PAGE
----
The Louisiana Third Circuit’s recent decision in Duhon v. Petro “E,” LLC, 2018-57 (La.App. 3 Cir. 7/11/18), stands as a reminder to companies of the exposure to liability they may face under the single business enterprise (SBE) theory.  Reversing a summary judgment dismissal, the court ruled that the plaintiff, an aggrieved landowner, presented facts sufficient enough to support her position that two energy companies were engaged in a single business enterprise, such that one should be held liable for the obligations of the other.

Simply stated, the SBE theory allows for one company to be held liable for the obligations of another company under certain conditions – generally when the two companies are being operated as one.  This form of veil piercing goes both horizontally and vertically, in other words between sister companies and also between a subsidiary and its parent.  However, the SBE theory allows for veil piercing solely among companies, not among individuals.

Louisiana courts analyzing an SBE allegation have applied an 18-factor test, originally set forth by the Louisiana First Circuit in Green v. Champion Ins. Co., 577 So.2d 249 (La. Ct. App.), writ denied, 580 So.2d 668 (La.1991):

  1. corporations with identity or substantial identity of ownership, that is, ownership of sufficient stock to give actual working control;
  2. common directors or officers;
  3. unified administrative control of corporations whose business functions are similar or supplementary;
  4. directors and officers of one corporation act independently in the interest of that corporation;
  5. corporation financing another corporation;
  6. inadequate capitalization (“thin incorporation”);
  7. corporation causing the incorporation of another affiliated corporation;
  8. corporation paying the salaries and other expenses or losses of another corporation;
  9. receiving no business other than that given to it by its affiliated corporations;
  10. corporation using the property of another corporation as its own;
  11. noncompliance with corporate formalities;
  12. common employees;
  13. services rendered by the employees of one corporation on behalf of another corporation;
  14. common offices;
  15. centralized accounting;
  16. undocumented transfers of funds between corporations;
  17. unclear allocation of profits and losses between corporations; and
  18. excessive fragmentation of a single enterprise into separate corporations.

This list of factors is not exhaustive, nor is any one factor dispositive in determining whether a single business enterprise exists.  Instead, courts look at the totality of facts to see if the companies are being operated as separate entities.  If a court finds that multiple entities constitute a single business enterprise, the court may disregard the concept of separateness and extend liability to each affiliated entity.

In reversing the district court’s summary judgment dismissal, the Third Circuit in Duhon noted several factors suggestive of a single business enterprise:

  1. the companies had common ownership and permitted the transfer of funds between themselves without any documentation, interest charges, or efforts made to collect unpaid loans;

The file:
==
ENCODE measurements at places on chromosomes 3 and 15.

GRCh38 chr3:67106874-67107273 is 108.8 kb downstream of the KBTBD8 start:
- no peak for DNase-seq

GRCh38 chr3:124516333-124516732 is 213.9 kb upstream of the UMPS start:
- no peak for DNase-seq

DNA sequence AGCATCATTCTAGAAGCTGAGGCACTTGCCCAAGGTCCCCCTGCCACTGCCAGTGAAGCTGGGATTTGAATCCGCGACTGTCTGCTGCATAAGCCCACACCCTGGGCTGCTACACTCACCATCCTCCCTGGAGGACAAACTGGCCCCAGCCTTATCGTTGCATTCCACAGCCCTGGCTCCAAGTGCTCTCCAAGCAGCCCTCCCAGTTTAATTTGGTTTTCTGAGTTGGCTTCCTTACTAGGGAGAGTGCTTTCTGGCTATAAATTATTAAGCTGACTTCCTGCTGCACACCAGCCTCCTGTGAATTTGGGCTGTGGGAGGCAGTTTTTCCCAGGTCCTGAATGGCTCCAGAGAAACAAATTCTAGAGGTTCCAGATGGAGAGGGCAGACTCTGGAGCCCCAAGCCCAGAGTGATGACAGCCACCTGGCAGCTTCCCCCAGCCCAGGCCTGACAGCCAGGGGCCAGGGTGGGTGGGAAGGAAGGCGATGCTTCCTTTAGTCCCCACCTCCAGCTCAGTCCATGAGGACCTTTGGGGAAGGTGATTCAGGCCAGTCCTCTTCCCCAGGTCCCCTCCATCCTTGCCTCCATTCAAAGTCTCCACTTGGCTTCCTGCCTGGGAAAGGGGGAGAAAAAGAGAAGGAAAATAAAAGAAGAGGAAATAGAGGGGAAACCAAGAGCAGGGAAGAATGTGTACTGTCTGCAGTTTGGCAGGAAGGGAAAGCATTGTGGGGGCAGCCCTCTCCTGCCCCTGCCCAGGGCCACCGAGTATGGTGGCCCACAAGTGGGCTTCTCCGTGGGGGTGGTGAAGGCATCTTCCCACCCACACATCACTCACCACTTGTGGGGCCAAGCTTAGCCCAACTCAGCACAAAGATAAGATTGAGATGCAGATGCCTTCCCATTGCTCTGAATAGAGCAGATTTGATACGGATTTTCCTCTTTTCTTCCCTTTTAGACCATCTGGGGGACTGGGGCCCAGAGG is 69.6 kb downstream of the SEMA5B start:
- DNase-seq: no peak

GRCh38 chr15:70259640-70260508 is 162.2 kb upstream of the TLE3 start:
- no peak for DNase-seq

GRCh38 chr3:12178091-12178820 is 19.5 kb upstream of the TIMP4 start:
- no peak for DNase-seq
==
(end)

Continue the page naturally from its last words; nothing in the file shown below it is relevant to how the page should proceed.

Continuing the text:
2. the loans between the companies were not “arms-length” transactions;
  3. the companies shared office space without one company paying rent to the other;
  4. the companies shared the same phone and fax numbers;
  5. the work performed by one company for the other was governed by a one-page agreement, which was different from all other contracts with other companies;
  6. the companies participated together in acquiring the lease at issue; and
  7. the contracted company never attempted to collect amounts due under the contract from the other company.

As noted previously, not all 18 factors need be met for a court to find a single business enterprise exists.  Instead a court will perform a fact intensive analysis, guided by the factors set forth in Green, to determine whether two separate legal entities are in fact operating as one, or close enough, such that each separate company should be held liable for the actions of the other.

It is important for energy companies to take note of the single business enterprise theory, as it is fairly common in today’s oil and gas industry to see related entities owned or operated by the same person(s) or entity.  For example, the same person(s) or entity may own and control both Leasing, LLC and Operating, LLC.  The owner may utilize Leasing, LLC to acquire oil and gas leases or other mineral rights and then use Operating, LLC to develop the minerals.

To mitigate liability for each company, it is imperative for each to have structures and systems in place that are independent from the other.  Further, the related entities should separate their accounting and contract with one another as they would with any other, unrelated entity.  Not doing so could expose, for example, Leasing, LLC to liability for damages caused by Operating, LLC.

Therefore, companies operating in this manner should always seek the advice of counsel regarding their exposure to liability under the single business enterprise theory.